Business Overview

Love dogs? Want to own a rewarding business?
This pet care business may be just what you are looking for!

Strong Revenue History – Gross Sales consistently over $600K (a little shy in 2020)!
2021 Gross Sales over $733K and SDE over $114K

Great growth potential in a booming industry! With the rising awareness of pet grooming and their health, there is a growing demand for grooming services such as bathing, brushing, and nail clipping allowing owners to maintain both the physical health and appearance of their pets.

Well-established, profitable, boutique-style pet grooming and retail store located in Atlanta Metro suburban neighborhood.

Conveniently located in an affluent trade area with pet owners who want their pets well-groomed.

Turnkey operation with loyal pet owners whose pets love their grooming visits. Solid management and crew of groomers in place.

Good Books!
This business has been SBA pre-qualified.

Call today for more information 404-795-8299. www.rambizgroup.com

Disclaimer: For confidentiality purposes, the location has been disguised.

Financial

  • Asking Price: $250,000
  • Cash Flow: $114,000
  • Gross Revenue: $733,000
  • EBITDA: N/A
  • FF&E: N/A
  • Inventory: N/A
  • Inventory Included: N/A
  • Established: N/A
Is Support & Training Included:

Owner will provide training for smooth and easy transition.

Purpose For Selling:

Semi-Retirement

Additional Info

The real estate is leased by the company for $3,450 per Month

Why is the Current Owner Selling The Business?

There are all types of reasons why individuals resolve to sell operating businesses. Nonetheless, the genuine reason vs the one they say to you might be 2 absolutely different things. As an example, they might say "I have too many other responsibilities" or "I am retiring". For numerous sellers, these factors are valid. However, for some, these might just be reasons to try to hide the reality of altering demographics, increased competitors, recent decrease in profits, or a variety of other factors. This is why it is very vital that you not rely totally on a vendor's word, but rather, use the seller's solution along with your total due diligence. This will repaint a more reasonable picture of the business's current circumstance.

Existing Debts and Future Obligations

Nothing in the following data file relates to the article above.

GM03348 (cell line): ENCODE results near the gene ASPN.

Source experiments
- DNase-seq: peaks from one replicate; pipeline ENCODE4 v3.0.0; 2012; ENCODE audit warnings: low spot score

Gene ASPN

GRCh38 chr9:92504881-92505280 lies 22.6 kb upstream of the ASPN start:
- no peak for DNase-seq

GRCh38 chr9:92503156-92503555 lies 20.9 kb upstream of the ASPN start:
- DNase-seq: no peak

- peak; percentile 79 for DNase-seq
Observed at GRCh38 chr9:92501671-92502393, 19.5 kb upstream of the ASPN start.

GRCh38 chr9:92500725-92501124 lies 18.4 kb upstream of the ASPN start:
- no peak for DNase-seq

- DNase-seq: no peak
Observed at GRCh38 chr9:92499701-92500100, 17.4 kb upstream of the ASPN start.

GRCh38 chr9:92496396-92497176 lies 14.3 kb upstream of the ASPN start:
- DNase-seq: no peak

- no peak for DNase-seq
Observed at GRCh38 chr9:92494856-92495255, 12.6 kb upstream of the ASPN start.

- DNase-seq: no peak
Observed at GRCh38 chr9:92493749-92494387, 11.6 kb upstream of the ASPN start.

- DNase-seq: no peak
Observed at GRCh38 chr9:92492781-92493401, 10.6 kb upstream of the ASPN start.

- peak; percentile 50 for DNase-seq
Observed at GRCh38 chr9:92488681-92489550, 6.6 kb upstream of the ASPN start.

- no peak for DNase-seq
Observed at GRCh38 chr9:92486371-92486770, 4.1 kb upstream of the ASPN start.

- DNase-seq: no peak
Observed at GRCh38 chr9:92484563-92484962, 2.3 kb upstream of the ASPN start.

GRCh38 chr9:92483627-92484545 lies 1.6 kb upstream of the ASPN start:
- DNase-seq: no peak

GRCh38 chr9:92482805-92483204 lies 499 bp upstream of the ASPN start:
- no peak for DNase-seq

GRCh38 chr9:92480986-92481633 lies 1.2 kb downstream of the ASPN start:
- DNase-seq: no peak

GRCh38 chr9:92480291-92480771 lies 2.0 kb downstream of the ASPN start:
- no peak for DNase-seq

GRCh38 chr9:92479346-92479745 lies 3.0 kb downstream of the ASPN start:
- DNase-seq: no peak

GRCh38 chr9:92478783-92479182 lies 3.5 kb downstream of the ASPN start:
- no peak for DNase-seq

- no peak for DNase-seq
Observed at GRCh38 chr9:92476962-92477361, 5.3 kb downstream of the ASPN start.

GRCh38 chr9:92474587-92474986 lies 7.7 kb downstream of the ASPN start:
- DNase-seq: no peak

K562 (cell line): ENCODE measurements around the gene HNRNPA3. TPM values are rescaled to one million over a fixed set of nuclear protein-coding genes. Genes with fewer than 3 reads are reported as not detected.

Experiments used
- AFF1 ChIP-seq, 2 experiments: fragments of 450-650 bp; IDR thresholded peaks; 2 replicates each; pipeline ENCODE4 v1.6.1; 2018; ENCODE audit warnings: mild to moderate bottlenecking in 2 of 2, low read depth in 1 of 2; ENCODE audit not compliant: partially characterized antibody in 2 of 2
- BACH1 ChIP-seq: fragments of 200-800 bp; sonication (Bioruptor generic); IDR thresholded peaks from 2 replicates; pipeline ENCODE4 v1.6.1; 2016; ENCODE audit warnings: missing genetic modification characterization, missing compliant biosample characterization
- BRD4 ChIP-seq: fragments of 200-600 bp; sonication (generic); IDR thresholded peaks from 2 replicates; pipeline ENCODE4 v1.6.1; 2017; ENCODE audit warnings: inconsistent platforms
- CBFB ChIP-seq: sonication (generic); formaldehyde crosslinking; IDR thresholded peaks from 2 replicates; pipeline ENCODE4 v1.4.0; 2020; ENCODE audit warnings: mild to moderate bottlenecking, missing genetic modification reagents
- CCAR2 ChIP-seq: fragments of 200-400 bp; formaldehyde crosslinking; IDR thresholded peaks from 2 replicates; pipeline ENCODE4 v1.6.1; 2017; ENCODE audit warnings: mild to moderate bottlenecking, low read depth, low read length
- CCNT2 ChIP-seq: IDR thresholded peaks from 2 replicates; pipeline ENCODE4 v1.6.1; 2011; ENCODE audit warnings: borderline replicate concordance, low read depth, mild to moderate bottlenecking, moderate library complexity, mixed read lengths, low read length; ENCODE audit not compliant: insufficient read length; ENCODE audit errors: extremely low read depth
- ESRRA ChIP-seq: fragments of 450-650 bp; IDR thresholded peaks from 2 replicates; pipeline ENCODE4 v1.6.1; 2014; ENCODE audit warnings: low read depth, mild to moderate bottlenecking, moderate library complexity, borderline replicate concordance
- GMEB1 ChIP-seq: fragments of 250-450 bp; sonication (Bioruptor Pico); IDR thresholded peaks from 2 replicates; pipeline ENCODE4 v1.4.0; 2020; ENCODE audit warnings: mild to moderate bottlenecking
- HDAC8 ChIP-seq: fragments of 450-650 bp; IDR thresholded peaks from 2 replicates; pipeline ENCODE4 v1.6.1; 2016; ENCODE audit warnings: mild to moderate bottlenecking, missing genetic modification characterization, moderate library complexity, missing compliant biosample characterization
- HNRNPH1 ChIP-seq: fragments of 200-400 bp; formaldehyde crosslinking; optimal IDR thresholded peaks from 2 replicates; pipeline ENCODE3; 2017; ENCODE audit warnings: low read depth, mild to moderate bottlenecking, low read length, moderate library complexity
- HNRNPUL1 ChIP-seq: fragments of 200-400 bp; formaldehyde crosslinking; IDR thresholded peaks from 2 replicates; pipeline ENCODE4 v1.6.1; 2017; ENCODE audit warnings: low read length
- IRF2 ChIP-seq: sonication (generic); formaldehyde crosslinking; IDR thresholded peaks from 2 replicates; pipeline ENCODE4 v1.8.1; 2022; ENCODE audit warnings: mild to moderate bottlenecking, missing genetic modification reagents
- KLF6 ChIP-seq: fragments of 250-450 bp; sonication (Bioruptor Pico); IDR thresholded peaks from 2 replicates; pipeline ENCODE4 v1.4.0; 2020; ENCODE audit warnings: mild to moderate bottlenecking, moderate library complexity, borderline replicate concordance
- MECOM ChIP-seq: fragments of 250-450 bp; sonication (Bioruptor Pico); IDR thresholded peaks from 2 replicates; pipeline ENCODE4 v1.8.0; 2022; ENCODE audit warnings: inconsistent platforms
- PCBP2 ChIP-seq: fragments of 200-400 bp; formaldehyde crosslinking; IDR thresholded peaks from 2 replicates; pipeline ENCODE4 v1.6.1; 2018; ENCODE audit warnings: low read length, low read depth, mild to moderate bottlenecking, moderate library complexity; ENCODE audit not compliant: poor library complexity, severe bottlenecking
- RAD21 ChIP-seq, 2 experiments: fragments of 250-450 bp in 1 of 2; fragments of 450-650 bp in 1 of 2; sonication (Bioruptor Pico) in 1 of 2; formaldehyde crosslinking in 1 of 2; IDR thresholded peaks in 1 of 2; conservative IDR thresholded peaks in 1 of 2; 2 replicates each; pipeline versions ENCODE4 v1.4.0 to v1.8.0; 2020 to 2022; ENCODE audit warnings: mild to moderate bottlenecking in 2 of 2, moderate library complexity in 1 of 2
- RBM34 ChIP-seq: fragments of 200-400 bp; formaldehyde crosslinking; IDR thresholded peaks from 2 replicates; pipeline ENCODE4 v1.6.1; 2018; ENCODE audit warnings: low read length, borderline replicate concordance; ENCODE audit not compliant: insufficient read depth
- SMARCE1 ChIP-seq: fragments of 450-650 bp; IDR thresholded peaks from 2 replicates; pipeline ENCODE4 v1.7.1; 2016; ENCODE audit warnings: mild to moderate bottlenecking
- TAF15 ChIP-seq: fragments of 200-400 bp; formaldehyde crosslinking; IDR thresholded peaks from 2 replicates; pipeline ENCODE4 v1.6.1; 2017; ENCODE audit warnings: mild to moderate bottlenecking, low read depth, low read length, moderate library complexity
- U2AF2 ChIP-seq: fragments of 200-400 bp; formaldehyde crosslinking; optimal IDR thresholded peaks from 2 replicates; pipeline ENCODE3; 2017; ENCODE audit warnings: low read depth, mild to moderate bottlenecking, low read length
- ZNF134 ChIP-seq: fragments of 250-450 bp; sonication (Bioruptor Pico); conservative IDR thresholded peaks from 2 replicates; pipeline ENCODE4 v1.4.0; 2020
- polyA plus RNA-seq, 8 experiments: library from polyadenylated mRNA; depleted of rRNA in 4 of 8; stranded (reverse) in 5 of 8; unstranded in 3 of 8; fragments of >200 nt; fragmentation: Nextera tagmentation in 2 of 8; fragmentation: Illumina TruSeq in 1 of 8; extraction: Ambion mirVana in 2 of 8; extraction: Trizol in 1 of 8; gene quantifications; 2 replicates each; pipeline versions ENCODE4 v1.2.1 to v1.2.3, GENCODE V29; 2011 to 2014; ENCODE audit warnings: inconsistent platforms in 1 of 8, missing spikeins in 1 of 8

If the existing company is in debt, which many companies are, then you will need to consider this when valuating/preparing your offer. Many operating businesses take out loans in order to cover items such as supplies, payroll, accounts payable, etc. Remember that in some cases this can suggest that earnings margins are too tight. Lots of companies fall under a revolving door of taking on debt as a way to pay back various other loans. In addition to debts, there may also be future commitments to think about. There might be an outstanding lease on equipment or the structure where the business resides. The business might have existing agreements with vendors that need to be fulfilled or might lead to charges if terminated early.

Understanding the Customer Base, Competition and Area Demographics

Just how do companies in the area bring in new consumers? Many times, operating businesses have repeat customers, which create the core of their daily profits. Particular variables such as brand-new competitors growing up around the location, roadway building and construction, as well as personnel turnover can impact repeat clients and also adversely influence future profits. One essential point to think about is the area of the business. Is it in a highly trafficked shopping center, or is it hidden from the highway? Obviously, the more people that see the business on a regular basis, the better the possibility to develop a returning customer base. A final idea is the basic location demographics. Is the business located in a largely populated city, or is it located on the outside border of town? Just how might the local median family income impact future revenue potential?